Friday, February 7, 2014

Enterprise Yacht Model

History Of Most Famous Enterprise

In the midst of America’s financial crisis, in the late 1920s, a yacht was being designed that would emerge as the first of a new breed. Incorporating a sleek new style, and crafted using an assortment of lightweight metals, the Enterprise yacht would soon enter into the 14th America’s Cup Race. As the oldest international trophy competition in the world, the races allowed yacht clubs across the globe to compete for the chance to claim the title and bring the trophy home to their country. However, the previous race winning New York Yacht Club had been in possession of the trophy for 60 years, and was a favorite to defeat the challenging Royal Ulster Yacht Club.
Though America, and indeed much of the world, was in the grips of a recession, for some the races are the ultimate point of pride; Sir Thomas Lipton was one such person. Spending over a million dollars on his ship, Sir Lipton and his club presented the Shamrock V. While a beautiful craft herself, she was heavy, made of wood, and lacked the grace, finesse, and contemporary design that would see the Enterprise emerge victorious. As the smallest of the J-Class Yachts, the Enterprise began with the partnership of ship designer W. Starling Burgess and the legendary Herreshoff Manufacturing Company.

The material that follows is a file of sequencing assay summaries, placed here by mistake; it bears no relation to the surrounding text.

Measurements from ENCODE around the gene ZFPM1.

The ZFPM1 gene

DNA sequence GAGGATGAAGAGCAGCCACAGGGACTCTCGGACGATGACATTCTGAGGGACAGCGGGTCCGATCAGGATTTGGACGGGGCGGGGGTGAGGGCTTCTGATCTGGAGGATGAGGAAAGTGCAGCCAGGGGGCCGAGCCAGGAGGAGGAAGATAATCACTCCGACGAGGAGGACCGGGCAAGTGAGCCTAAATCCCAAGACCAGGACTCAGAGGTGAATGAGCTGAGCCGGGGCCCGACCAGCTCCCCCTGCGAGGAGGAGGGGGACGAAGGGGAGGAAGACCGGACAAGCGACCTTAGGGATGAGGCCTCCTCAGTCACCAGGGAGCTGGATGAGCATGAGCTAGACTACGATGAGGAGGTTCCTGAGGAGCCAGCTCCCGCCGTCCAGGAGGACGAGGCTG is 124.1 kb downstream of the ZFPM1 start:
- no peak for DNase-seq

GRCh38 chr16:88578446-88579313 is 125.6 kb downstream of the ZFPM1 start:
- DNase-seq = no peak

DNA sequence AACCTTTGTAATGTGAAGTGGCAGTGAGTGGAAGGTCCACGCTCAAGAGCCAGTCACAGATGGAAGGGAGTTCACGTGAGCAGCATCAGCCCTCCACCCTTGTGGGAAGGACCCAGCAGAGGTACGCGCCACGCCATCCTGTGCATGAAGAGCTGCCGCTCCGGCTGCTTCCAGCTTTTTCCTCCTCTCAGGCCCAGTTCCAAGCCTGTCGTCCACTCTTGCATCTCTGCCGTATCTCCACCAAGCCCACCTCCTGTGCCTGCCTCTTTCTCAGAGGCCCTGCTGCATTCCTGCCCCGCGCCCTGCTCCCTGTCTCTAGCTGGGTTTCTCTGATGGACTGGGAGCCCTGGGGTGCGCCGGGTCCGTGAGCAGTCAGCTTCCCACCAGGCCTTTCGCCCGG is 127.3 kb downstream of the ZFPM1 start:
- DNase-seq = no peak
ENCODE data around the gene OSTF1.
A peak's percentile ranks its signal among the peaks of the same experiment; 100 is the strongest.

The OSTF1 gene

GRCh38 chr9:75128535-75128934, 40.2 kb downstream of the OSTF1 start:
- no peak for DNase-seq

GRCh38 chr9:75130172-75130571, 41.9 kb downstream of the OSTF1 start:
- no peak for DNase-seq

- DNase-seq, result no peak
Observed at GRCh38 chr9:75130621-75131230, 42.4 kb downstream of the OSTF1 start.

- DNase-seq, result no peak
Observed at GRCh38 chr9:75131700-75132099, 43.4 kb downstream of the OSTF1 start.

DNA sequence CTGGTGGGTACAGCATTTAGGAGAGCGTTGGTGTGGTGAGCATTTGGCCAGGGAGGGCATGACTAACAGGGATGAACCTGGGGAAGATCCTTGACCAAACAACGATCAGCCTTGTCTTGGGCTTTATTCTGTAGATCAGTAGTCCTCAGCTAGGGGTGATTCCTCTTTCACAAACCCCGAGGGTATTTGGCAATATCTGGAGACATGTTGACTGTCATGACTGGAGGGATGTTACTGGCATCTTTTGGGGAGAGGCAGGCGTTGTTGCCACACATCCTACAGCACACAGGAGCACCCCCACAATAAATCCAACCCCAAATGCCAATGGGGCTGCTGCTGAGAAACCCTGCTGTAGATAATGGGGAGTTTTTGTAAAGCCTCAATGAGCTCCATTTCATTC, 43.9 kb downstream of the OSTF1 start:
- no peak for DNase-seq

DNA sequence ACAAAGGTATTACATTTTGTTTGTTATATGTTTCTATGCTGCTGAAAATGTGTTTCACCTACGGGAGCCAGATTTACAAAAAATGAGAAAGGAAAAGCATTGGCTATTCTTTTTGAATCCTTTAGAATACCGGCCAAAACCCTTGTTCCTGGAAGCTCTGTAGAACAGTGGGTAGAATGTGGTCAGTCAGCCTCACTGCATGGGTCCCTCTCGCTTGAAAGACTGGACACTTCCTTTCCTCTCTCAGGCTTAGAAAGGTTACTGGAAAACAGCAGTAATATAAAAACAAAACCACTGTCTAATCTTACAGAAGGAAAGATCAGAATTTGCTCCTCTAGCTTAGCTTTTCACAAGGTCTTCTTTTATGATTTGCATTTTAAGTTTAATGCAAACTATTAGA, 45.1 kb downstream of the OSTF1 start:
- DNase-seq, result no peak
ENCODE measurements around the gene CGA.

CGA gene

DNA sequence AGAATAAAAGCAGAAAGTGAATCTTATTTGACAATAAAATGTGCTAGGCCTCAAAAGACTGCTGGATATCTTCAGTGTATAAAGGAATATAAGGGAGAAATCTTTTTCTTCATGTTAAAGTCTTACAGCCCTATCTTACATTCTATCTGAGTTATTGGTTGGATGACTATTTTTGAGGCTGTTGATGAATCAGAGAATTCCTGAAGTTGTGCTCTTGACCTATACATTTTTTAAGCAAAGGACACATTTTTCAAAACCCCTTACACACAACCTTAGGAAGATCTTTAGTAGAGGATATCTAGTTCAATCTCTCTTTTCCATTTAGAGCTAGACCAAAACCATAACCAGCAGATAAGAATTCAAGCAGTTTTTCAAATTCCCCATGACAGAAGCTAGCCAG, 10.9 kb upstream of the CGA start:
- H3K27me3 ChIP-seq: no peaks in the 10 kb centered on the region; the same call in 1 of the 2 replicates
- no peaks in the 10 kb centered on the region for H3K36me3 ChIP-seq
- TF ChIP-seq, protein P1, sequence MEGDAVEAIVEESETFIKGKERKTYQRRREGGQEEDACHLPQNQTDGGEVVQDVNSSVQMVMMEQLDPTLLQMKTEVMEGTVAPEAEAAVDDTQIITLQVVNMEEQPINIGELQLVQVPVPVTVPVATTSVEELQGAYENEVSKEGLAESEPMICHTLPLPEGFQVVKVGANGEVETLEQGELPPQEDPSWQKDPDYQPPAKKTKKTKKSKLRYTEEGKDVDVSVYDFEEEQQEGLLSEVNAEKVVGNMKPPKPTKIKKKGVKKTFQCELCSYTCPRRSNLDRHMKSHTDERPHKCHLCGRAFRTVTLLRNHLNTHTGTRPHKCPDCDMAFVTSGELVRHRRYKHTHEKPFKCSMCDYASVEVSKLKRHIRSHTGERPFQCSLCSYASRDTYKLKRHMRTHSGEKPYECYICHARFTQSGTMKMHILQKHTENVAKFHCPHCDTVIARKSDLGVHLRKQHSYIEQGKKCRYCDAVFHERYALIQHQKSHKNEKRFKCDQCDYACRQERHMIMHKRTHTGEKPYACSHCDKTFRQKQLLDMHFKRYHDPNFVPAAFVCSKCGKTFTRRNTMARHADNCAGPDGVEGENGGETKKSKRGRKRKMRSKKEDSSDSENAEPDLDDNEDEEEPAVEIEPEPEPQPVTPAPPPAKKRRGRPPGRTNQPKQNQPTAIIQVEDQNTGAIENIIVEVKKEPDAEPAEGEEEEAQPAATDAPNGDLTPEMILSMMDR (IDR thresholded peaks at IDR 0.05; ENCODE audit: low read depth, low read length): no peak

As J Class yachts, designed per Nathanael Herreshoff’s Universal Rule, each of the yachts were required to make the same rating based on calculating a number of each ship’s measurements. With this rule, any ships with similar ratings could race without having to make adjustments for various sail sizes and boat lengths. As the new designer at Herreshoff’s Manufacturing Company, in Rhode Island, W. Starling Burgess set about collecting 20 years worth of data on the previous races, analyzed the wind to predict conditions on race day, and incorporated many design elements that, for the time, were quite revolutionary. Previously a designer of the M Class yachts, as well as a plane designer during the war, Burgess felt he could create the racing yacht of the future for the New York Yacht Club.
Laying down the hull, Burgess utilized steel frames and bronze planking, opting for a balance of strength and light weight instead of heavier wood. At 120 feet long and 22 feet wide, the Enterprise emerged at just under 130 tons with vast improvements that would give her a racing edge. While the deck was made of pine, and the boom also of wood, the 165 foot single mast was crafted from lightweight hardened aluminum; the first of her kind. With a Bermuda rigged triangular sail, instead of the more standard four-cornered Gaff Rig, she more efficiently used the wind, and with 23 winches the crew would appreciate greater control. Also included, for the first time, were modern electrical navigational instruments that would allow the crew to sail on as accurate a course as possible. Launched on April 14, 1930, the Enterprise would soon be gliding over the seas in the race of a lifetime.